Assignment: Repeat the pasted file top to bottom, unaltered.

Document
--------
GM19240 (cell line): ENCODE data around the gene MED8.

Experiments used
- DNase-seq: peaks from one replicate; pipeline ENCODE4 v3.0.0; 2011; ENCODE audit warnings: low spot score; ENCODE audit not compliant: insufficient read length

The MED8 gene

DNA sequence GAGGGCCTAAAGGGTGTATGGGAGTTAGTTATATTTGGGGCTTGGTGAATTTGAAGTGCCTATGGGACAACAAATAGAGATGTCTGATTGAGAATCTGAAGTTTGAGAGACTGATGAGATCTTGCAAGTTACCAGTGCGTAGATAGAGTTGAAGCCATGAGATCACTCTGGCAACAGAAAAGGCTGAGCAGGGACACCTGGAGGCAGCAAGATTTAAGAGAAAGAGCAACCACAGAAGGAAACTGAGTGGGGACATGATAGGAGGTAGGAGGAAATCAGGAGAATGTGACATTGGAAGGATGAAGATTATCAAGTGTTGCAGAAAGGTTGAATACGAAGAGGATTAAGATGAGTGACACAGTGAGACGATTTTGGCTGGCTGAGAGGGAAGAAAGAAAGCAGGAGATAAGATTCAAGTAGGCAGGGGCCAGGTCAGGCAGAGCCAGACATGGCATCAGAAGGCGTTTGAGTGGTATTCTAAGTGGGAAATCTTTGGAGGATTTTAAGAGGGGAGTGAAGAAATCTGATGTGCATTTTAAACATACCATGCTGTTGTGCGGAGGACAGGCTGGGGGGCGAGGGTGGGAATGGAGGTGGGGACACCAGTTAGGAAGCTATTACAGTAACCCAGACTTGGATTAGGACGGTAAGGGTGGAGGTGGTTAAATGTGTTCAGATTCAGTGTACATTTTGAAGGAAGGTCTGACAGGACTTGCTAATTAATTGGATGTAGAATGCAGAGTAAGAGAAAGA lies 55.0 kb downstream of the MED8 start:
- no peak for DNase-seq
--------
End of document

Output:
GM19240 (cell line): ENCODE data around the gene MED8.

Experiments used
- DNase-seq: peaks from one replicate; pipeline ENCODE4 v3.0.0; 2011; ENCODE audit warnings: low spot score; ENCODE audit not compliant: insufficient read length

The MED8 gene

DNA sequence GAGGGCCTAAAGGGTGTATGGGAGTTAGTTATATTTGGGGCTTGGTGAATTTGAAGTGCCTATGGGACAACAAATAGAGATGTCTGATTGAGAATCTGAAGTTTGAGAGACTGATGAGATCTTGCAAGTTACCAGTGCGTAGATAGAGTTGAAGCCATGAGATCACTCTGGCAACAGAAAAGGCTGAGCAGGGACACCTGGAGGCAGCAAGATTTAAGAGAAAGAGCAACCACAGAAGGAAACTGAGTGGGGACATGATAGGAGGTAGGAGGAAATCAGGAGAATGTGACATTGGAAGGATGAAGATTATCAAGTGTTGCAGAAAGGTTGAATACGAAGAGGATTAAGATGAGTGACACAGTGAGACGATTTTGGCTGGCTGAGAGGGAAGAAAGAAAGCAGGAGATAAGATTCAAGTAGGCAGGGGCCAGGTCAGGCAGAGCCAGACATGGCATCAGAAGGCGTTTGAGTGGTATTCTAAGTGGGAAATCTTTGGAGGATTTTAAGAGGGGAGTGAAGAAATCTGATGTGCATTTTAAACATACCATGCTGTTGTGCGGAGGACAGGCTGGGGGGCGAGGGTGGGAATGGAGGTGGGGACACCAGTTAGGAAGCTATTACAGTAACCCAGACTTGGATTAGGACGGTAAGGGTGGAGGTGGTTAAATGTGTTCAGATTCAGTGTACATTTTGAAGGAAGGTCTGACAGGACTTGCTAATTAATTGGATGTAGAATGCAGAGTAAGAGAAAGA lies 55.0 kb downstream of the MED8 start:
- no peak for DNase-seq